When filmmakers David Salzberg and Christian Tureaud share their groundbreaking documentary “The Hornet’s Nest,” one theme consistently resonates with audiences — the brotherhood between the soldiers in the film.
The co-directors screened their film at the fifth annual Student Veteran Film Festival Monday, Nov. 9, at Ruby Diamond Concert Hall.
“The brotherhood was something that just jumped off the screen to us,” Tureaud said. “We didn’t try to make that —it’s just who (military veterans) are. That’s important for the American public to see, we believe.”
The brotherhood is also what struck Florida State student-veterans when they were selecting the marquee film for the festival.
“Unlike a lot of other movies that I had seen, there was one really deep, core aspect,” said Kevin Pierce, director of the FSU Veterans Student Union. “It was the brotherhood. You see that throughout the movie —they would go with each other into the fray. That, to me, stood out predominately in the entire film —the camaraderie, the brotherhood. That’s something not a lot of films can truly show.”
The film is a groundbreaking documentary that uses unprecedented combat footage to tell the story of an elite group of U.S. troops sent on a dangerous mission deep inside one of Afghanistan’smost hostile valleys.
“We want to show the heart of the American soldier and what they do, because the public doesn’t really understand it,” Salzberg said.
Salzberg and Tureaud worked with Peabody and Emmy Award-winning journalist Mike Boettcher and his son, Carlos, who were provided unprecedented access in August 2008 when they were first embedded with U.S. forces in Afghanistan. The war is now the longest in U.S. history.
“This film is more than a film,” Tureaud said. “It has helped people. It has helped soldiers and their families. It’s helped Gold Star families cope. It’s been called digital medicine.”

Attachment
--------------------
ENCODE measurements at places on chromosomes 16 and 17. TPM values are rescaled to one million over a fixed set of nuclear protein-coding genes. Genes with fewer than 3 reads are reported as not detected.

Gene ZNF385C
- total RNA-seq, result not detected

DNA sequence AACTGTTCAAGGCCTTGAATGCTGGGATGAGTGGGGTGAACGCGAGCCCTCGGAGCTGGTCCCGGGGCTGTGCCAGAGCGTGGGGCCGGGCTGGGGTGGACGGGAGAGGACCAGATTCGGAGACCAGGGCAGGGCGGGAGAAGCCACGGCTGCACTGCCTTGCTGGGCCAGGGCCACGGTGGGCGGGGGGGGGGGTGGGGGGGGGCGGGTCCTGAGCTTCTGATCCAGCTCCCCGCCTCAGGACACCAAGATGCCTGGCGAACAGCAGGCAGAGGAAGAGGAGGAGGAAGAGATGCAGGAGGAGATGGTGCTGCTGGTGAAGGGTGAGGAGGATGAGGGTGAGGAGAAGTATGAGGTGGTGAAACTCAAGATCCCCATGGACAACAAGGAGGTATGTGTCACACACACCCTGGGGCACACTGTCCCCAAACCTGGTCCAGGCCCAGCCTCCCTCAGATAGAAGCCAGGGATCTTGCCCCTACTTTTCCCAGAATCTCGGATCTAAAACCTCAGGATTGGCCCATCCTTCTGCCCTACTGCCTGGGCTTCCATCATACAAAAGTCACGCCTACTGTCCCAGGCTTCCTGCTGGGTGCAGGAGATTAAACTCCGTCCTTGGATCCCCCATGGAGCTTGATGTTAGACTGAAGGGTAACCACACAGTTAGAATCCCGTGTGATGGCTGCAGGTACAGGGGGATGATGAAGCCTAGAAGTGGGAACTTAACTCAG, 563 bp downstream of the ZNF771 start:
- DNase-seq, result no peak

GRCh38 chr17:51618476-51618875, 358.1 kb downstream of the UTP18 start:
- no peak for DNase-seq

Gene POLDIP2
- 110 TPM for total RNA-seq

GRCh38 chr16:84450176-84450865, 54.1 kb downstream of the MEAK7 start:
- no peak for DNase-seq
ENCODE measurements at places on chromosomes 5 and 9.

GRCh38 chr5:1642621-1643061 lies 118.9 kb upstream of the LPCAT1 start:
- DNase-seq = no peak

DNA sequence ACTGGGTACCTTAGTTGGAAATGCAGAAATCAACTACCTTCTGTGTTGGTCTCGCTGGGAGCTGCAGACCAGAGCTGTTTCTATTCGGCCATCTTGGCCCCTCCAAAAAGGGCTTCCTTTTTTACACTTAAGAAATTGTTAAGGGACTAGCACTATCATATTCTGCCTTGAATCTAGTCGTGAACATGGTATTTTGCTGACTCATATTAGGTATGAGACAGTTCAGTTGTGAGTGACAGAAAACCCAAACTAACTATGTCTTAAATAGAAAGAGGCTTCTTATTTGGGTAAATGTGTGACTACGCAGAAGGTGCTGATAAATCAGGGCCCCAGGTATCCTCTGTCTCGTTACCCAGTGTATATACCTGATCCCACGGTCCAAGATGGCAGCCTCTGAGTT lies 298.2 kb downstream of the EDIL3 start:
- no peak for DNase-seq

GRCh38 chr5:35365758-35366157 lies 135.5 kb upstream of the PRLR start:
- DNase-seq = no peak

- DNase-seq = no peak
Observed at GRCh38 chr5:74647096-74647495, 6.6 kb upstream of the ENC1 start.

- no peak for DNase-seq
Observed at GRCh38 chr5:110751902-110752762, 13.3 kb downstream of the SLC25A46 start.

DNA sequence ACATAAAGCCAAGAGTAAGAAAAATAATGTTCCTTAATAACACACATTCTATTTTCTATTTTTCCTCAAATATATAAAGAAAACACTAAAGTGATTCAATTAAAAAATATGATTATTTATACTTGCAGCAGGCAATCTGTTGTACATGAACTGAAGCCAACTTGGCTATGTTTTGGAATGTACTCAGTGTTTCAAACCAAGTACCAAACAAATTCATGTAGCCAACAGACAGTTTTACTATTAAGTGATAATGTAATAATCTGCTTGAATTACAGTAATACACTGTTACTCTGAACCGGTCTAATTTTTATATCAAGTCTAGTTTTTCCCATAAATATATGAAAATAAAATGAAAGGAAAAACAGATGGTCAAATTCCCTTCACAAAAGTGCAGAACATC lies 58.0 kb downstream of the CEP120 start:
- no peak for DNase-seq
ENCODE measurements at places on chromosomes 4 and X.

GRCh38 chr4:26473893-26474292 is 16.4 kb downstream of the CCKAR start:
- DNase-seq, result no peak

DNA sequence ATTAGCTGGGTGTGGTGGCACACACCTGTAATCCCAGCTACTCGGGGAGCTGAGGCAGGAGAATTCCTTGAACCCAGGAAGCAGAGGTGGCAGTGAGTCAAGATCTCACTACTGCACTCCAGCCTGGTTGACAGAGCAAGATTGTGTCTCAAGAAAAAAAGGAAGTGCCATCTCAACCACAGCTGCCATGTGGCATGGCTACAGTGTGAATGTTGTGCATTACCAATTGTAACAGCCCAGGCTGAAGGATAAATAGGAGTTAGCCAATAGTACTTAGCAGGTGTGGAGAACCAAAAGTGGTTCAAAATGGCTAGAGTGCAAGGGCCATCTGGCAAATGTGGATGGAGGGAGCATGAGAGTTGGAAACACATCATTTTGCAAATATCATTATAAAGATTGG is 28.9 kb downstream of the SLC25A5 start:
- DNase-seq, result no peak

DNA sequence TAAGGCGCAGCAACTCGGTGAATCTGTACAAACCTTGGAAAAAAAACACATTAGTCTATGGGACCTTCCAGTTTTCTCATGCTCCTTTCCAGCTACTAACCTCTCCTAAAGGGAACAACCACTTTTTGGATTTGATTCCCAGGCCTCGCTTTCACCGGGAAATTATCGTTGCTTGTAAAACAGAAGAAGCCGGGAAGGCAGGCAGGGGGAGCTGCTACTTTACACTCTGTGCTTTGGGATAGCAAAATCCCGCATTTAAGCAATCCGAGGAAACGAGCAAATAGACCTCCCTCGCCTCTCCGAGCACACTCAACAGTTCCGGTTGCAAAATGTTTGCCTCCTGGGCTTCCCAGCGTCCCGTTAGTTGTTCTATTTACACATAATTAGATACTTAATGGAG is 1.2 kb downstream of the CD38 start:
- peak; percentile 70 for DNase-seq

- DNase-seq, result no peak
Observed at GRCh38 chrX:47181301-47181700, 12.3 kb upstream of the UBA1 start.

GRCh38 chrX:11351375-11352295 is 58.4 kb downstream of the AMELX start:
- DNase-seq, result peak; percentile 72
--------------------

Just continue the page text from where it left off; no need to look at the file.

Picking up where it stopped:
Salzberg and Tureaud received Florida State University’s Student Veteran Torchlight Award for Outstanding Achievement in Filmmaking before the screening Monday night.
“We’ve had the honor of going to many universities and we’ve screened this film over 200 times across the country during the last year,” Tureaud said. “I can say, by far, this is the most impressive campus. The family environment you have at this university —we’ve never seen anything like it. We’re blown away. Thank you from both of us.”
The Torchlight Award, which comes with a $25,000 cash prize, is given annually to a selected filmmaker who illuminates issues affecting veterans.
President John Thrasher joined Paul Cohen, executive director of the Torchlight Program, Daniel Foxworth, president of the FSU Collegiate Veterans Association, and Pierce in presenting Salzberg and Tureaud with the Torchlight Award.
“The Student Veteran Film Festival is truly a unique event,” Thrasher said. “For five years now, we have brought acclaimed filmmakers to campus to feature their work. In doing so, the film festival helps highlight our commitment to becoming the most veteran-friendly university in the nation.”
The festival is a one-of-a-kind event with a mission to raise awareness of student-veterans’ issues and bridge the gap between veterans and the community.
“The concept of cinema being powerful and being evocative and shedding the spotlight on issues, and being able to create change and lead to a better world is remarkable,” Cohen said. “(‘The Hornet’s Nest’) is a bridge between the audience today and the veterans who have served on the ground.”
The film festival is generating a growing respect within the film industry nationally. Each of the festival’s first four films has been nominated for numerous awards, including Academy Awards.
The previous marquee films were Hell and Back Again” (2011); “The Invisible War” (2012); “Which Way is the Front Line from Here? The Life and Time of Tim Hetherington” (2013); and “Last Days in Vietnam” (2014).
The Student Veteran Film Festival is produced by theFSU Collegiate Veterans Association,Veterans Student Union, Student Veterans Center, Interfraternity Council,Panhellenic Association, Student Government Association and the College of Motion Picture Arts.